Trackpad.

Hell, even when I was still using fixed-location workstations as my primary platforms, I bought keyboards that had touchpads in them. To me, every time I have to remove my hands from the keyboard to reach or an external pointer is a waste of precious time. Not only is there the time lost to reaching for the pointer and then using it, there's the time necessary to move your hand back to the keyboard and re-home your hands. Euw.

 

The MacBook Pro has one of the finest trackpads available. It is amazing. However, even the finest trackpad created so far by the big brains in Cupertino cannot cure me of my utter disdain and loathing of trackpads.

I use a mouse. I bring a mouse with me when I carry my MBP around.

I also bring a real keyboard with me too, if I expect to use the MBP for anything useful (like... programming). The keyboard I tote around is the Razer Blackwidow X Tournament Edition Chroma. It's an okay/acceptable keyboard, not my favorite (that'd be the IBM Model M -- best keyboard ever made). But the Blackwidow has a smaller footprint because they got rid of the number pad, making it slightly more carryable, and it fits in my laptop bag (swag from WWDC 2007).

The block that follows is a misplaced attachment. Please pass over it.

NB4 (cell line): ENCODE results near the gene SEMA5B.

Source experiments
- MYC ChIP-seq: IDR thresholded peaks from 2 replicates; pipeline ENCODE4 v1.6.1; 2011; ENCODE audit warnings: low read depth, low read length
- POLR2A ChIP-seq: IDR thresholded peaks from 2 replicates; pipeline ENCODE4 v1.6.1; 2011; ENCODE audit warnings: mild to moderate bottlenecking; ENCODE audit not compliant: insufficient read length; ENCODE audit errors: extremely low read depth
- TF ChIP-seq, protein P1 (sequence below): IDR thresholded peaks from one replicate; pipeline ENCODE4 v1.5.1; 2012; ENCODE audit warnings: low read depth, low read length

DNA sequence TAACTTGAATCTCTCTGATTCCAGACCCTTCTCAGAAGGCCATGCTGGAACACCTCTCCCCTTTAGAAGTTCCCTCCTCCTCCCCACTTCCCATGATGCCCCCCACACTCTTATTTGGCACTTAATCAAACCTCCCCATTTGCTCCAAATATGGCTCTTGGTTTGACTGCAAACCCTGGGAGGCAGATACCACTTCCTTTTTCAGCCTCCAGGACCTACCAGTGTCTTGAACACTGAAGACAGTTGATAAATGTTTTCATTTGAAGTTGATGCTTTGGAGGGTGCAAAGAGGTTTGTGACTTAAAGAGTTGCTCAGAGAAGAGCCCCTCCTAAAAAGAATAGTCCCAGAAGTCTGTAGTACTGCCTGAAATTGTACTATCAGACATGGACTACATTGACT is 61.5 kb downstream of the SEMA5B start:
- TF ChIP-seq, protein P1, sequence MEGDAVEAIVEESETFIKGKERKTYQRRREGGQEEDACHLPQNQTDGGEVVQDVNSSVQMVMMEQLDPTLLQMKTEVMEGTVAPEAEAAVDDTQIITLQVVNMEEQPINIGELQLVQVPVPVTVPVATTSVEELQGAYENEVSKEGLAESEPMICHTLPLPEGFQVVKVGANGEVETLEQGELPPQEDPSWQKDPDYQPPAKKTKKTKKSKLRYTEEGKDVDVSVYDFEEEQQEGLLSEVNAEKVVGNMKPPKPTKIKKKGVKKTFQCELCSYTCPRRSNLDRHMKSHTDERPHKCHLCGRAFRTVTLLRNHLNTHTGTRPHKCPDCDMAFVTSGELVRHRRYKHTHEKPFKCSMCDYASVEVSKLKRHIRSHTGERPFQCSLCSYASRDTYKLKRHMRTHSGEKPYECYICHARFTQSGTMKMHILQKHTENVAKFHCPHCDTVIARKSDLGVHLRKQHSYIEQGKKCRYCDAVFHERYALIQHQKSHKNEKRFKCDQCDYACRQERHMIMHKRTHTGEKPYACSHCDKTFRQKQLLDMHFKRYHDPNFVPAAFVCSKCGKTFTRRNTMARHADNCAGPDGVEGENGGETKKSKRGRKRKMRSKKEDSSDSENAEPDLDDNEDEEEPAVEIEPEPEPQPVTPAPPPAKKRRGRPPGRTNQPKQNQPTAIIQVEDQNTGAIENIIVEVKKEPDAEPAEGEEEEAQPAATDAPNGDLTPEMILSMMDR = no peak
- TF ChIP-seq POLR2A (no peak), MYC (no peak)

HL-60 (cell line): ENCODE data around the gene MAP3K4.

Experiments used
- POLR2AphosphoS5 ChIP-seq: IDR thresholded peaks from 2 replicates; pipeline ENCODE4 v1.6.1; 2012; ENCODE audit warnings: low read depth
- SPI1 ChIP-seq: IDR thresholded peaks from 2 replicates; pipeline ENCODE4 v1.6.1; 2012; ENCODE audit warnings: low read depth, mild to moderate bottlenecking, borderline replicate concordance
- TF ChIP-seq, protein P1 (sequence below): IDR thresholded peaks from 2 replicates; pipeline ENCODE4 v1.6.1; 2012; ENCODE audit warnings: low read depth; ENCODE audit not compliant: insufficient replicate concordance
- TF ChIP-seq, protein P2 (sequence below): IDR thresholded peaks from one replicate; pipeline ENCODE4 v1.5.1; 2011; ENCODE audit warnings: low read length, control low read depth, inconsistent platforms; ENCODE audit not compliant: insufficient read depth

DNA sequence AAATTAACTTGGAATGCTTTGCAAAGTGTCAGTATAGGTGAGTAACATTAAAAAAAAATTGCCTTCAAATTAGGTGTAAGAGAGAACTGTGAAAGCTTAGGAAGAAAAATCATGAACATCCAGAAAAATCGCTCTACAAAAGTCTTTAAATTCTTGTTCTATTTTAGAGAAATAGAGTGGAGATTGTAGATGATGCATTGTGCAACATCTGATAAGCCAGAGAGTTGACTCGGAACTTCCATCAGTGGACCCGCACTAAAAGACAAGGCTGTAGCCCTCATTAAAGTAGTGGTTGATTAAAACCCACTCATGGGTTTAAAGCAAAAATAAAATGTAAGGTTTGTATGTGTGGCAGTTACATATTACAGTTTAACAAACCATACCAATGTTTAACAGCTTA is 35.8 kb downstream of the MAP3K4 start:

The MBP may have the world's finest trackpad, but it has to have one of the worst keyboards.

Apple only made one decent keyboard, and that was the Apple Extended Keyboard M0115. All their other keyboards have been disappointment. They're gorgeous. But not functional. I think form should follow function, not vice versa.

 

I have a MacBook and a ThinkPad. The ThinkPad Trackpad is not so good and the palm resistance is so worse that it doesn't even work. So, I prefer a Mouse when working on ThinkPad. But the MacBook trackpad is quite good so I prefer trackpad there.

 
 

If I'm writing more than, I don't know, 30 lines of code, it makes more sense to click around in a GUI. If it's less-than, a trackpad is probably fine.

 

Mouse by far.

However, the trick is to find a mouse with:

  • wireless.
  • Lightweight. It is highly important
  • With wheel. Sheesh with the mouses without a wheel, they are useless!.
 

I only have a mouse with me so that I can play MechWarrior when I need a break.

 

trackpoint if i code while laying down on ma bed, mouse when i'm on ma desk

 

Since I work about 2 hours daily in the train (to and from work), I use both.

Trackpad on the go.
MagicMouse and external keyboard (and a second monitor) on the desk in my office.